As I write, there is an email forward and social media post that is floating around by the same title.
It asks, “Are You Sick of Highly Paid Teachers?” and then goes on to show that, actually…teachers are not paid enough.
I say that: In regard to teacher pay, society is, in fact, getting a great deal.
While that may or may not be true, the economics of the article does deserve a closer look.
In full, the note says:
Teachers’ hefty salaries are driving up taxes, and they only work 9 or 10 months a year! It’s time we put things in perspective and pay them for what they do – babysit!
We can get that for less than minimum wage.
That’s right. Let’s give them $3.00 an hour and only the hours they worked; not any of that silly planning time, or any time they spend before or after school. That would be $19.50 a day (7:45 to 3:00 PM with 45 min. off for lunch and plan– that equals 6 1/2 hours).
Each parent should pay $19.50 a day for these teachers to baby-sit their children. Now how many students do they teach in a day…maybe 30? So that’s $19.50 x 30 = $585.00 a day.
However, remember they only work 180 days a year!!! I am not going to pay them for any vacations.
That’s $585 X 180= $105,300 per year. (Hold on! My calculator needs new batteries).
What about those special education teachers and the ones with Master’s degrees? Well, we could pay them minimum wage ($7.75), and just to be fair, round it off to $8.00 an hour. That would be $8 X 6 1/2 hours X 30 children X 180 days = $280,800 per year.
Wait a minute — there’s something wrong here! There sure is!
The average teacher’s salary (nation wide) is $50,000. $50,000/180 days = $277.77/per day/30 students=$9.25/6.5 hours = $1.42 per hour per student–a very inexpensive baby-sitter and they even EDUCATE your kids!) WHAT A DEAL!!!!
Make a teacher smile; repost this to show appreciation for all educators.
Update: I’m glad that many people have shown their support for teachers by reposting this note, but I am not the original author. I received this as an anonymous chain letter email, and I wanted to share it to support the public workers of Wisconsin.
While this note is seemingly clever and cute in its own way, it has a problem. It was written by someone with no grasp of economics. Not only does the note only discuss salaries, it completely excludes the entire notion of fixed costs. On this account, the note should not be taken seriously.
Let’s look at it. And for the sake of confusion, assume that the numbers presented in the note are actually correct.
The note says that in the USA, a teacher’s average salary is $50,000 per year. But, if teachers were just paid like daycare workers or “inexpensive babysitters,” making between three dollars an hour and minimum wage, they would be making between $105,300 and $280,800 per year.
Well. This implication begs the question: Why don’t daycare workers, working for a daycare that charges $64 per day, per student, make $280,800 per year, or more?
Obviously, the answer is fixed costs: Quite simply, salary is not the only expense that a school has. Said differently, schools that take in X dollars in revenue do not pay out X dollars in salary.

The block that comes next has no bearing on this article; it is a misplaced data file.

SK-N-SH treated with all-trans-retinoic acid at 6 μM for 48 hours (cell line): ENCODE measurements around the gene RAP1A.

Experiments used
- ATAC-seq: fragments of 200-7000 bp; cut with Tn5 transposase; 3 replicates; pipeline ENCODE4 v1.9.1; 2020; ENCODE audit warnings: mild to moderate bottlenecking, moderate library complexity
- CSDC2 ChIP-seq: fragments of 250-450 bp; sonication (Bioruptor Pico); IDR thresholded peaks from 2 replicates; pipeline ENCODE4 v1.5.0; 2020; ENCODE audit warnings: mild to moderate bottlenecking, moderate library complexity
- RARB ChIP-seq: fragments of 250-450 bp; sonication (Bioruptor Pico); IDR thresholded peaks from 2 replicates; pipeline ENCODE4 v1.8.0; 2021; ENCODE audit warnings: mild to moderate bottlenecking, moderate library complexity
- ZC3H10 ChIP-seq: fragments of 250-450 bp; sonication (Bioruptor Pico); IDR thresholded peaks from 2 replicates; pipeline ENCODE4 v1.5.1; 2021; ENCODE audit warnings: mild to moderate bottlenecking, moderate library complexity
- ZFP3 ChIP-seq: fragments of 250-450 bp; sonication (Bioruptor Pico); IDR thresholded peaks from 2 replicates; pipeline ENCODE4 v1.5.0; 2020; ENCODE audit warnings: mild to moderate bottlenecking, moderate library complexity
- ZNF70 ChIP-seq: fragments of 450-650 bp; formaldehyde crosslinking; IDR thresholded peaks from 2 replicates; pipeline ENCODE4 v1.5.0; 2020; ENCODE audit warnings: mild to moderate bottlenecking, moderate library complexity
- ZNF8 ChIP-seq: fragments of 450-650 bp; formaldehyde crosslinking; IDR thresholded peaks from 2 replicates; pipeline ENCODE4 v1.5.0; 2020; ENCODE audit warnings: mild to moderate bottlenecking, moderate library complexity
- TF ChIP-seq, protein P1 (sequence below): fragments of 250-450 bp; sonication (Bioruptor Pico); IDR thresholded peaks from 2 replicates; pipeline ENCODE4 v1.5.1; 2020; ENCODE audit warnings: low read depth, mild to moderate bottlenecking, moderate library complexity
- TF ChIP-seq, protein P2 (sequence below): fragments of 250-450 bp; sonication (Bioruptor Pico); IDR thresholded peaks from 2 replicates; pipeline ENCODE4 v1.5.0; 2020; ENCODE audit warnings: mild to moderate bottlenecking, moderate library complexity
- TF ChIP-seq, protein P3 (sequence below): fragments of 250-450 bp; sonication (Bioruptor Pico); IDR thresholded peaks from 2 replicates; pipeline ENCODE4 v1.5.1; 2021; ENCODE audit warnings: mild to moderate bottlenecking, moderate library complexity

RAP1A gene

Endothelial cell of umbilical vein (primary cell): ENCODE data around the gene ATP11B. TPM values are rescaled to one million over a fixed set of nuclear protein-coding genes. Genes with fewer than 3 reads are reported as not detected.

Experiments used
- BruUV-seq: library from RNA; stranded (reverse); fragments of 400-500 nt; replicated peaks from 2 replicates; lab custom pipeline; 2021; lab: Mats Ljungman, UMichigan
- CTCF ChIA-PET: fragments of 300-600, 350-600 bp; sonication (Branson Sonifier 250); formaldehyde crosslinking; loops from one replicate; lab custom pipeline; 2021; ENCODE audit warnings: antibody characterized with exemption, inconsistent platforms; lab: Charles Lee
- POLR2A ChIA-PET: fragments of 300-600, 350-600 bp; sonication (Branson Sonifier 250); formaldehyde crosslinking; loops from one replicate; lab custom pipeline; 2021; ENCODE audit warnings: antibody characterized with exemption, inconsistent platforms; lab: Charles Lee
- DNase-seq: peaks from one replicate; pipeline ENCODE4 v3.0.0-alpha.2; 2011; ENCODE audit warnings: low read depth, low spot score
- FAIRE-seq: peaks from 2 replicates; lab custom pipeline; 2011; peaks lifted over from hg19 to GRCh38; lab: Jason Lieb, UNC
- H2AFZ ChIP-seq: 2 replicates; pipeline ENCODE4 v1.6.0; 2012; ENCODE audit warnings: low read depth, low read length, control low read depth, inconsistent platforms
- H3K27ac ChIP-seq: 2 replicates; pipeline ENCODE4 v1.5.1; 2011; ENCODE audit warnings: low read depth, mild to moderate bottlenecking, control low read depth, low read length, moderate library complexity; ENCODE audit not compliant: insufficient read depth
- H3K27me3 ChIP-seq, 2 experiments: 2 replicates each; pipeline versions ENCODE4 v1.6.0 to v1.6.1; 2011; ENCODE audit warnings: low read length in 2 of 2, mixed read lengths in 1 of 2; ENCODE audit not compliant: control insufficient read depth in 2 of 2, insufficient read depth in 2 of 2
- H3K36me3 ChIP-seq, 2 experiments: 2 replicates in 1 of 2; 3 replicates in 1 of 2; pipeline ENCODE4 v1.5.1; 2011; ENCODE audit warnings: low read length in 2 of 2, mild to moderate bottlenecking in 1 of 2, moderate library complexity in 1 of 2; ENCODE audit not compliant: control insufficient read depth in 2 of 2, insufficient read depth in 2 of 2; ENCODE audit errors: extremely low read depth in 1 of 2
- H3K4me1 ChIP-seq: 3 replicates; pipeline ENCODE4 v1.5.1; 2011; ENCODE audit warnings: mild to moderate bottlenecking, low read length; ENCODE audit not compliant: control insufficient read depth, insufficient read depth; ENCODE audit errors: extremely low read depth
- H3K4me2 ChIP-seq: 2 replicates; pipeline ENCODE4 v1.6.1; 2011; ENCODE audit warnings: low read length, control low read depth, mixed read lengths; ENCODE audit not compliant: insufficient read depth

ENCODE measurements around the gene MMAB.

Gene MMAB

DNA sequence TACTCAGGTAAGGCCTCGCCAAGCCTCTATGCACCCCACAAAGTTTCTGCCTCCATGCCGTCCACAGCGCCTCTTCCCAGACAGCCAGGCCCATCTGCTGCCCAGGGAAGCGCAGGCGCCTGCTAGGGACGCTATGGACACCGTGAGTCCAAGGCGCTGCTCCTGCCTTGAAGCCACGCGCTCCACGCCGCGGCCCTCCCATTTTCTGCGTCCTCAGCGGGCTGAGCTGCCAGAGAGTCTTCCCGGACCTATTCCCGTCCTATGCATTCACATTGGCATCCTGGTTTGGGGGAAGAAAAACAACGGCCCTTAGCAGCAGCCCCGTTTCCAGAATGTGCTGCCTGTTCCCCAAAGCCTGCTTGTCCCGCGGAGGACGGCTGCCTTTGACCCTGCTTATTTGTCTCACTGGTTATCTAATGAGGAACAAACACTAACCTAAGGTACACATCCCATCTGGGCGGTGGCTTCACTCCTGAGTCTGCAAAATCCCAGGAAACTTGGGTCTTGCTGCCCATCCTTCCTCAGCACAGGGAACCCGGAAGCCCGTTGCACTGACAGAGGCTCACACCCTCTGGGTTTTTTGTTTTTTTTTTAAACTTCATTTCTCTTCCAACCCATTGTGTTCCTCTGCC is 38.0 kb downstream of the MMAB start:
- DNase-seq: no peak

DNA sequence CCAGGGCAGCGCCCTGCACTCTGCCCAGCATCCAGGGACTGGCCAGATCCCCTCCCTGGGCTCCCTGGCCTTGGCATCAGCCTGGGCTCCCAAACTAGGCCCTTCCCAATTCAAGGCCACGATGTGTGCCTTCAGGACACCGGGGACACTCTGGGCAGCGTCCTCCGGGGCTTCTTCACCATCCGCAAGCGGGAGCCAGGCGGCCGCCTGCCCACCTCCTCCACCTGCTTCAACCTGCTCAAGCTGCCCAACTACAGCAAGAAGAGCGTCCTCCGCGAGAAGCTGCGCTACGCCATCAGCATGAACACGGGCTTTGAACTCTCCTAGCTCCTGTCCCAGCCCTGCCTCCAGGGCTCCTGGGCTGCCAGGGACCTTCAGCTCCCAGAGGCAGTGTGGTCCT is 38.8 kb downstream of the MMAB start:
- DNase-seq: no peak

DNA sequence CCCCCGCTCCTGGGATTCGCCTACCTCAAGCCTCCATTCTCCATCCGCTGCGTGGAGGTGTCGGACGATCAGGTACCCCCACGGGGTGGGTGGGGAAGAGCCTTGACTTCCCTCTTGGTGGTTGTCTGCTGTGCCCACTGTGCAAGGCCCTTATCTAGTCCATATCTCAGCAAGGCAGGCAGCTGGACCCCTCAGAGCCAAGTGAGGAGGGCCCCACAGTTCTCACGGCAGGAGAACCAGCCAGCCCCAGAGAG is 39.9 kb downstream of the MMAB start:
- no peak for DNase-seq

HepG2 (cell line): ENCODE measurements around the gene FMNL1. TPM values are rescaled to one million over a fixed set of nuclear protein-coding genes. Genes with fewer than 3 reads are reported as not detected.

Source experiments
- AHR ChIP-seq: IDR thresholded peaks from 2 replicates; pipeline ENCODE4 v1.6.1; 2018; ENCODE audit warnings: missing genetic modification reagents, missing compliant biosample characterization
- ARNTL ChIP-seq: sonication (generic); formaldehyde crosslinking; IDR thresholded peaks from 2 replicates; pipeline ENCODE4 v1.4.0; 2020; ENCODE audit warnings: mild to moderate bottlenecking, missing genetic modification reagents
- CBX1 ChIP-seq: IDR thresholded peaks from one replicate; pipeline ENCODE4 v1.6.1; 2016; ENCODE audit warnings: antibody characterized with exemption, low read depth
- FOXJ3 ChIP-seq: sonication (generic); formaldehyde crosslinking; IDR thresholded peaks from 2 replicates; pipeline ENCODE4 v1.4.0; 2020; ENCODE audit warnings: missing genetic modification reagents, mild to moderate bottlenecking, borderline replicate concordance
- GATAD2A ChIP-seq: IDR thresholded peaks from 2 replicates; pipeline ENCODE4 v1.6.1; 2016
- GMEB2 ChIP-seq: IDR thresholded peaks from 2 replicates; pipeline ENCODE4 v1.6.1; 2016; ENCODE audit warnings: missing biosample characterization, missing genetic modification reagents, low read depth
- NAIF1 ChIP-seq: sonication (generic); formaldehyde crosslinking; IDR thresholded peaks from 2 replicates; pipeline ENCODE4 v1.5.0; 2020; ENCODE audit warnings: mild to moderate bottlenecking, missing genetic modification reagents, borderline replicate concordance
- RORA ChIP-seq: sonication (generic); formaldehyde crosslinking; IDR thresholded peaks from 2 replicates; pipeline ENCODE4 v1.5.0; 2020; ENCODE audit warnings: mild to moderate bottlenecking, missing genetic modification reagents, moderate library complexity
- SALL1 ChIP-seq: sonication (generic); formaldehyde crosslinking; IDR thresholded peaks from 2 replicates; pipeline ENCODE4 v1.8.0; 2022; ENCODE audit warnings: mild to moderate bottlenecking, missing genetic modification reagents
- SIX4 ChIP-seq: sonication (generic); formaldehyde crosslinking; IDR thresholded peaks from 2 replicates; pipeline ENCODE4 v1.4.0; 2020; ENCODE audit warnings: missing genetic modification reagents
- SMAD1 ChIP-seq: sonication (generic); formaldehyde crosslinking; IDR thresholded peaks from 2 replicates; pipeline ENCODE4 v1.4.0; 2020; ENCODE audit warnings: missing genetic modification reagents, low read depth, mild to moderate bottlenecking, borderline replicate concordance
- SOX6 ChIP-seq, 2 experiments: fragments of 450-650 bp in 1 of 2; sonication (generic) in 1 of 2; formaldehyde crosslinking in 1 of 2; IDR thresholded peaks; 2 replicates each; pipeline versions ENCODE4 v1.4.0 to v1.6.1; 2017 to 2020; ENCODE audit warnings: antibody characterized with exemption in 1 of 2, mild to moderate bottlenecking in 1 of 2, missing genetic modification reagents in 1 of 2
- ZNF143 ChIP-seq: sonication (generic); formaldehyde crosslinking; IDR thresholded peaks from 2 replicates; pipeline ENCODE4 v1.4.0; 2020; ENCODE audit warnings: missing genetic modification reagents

If 30 parents pay $8 per hour, or $64 per day (for an 8 hour day), to put their child in daycare, for a total of $1,920 per day — the teacher is not paid $1,920 per day. There is more to operating a school than that. First, there is the cost of the building that has to be built and financed. Utilities must be paid. Insurance costs have to be taken into account. A maintenance crew must be retained for building repairs and cleaning. A bus must be bought if the children ever wish to take a field trip. An administration staff must be kept. Computers and software must be purchased. And most employees will require the cost of health benefits, social security taxes, and retirement.
In contrast, many people would probably consider it a bargain to educate students for $9,360 ($280,800 / 30 students) per year as a good deal. This is because as late as 2009, Houston school district’s stated per-pupil cost was $8,418. Los Angeles reported a cost of $10,053 per pupil, Chicago was $11,536, and the District of Columbia $17,542. But, as the Cato Institute reports, these numbers are actually guilty of the same problem: In many cases, school districts leave out many fixed costs from reported statistics. When all costs are added to the figures, Houston’s per-pupil cost jumps to $12,534, Los Angeles goes to $25,208, Chicago to $15,875, and the District of Columbia rises to $28,170.
Plainly, the entire rationale behind this popular note is wrong. Prices are not determined by false analogy. Just as easily, one could make a similar mistake in regard to both truck drivers and merchant ship captains. Tractor-trailer truck drivers are in charge of transporting one tractor-trailer over long distances. For this, tractor-trailer drivers make, on average, $44,873 per year. Therefore, merchant ship captains, who routinely are in charge of transporting the equivalent of 15,000 tractor-trailers, should be paid approximately $673,095,000 per year ($44,873*15,000).
What misguided reasoning.
As I said, prices are not determined by false analogy.
In the absence of intervention, prices are determined by the supply of, and the demand for, goods and services.
The price of labor is no exception.
Saying, or implying, otherwise is simply false.
This post was first published by LvMI Canada.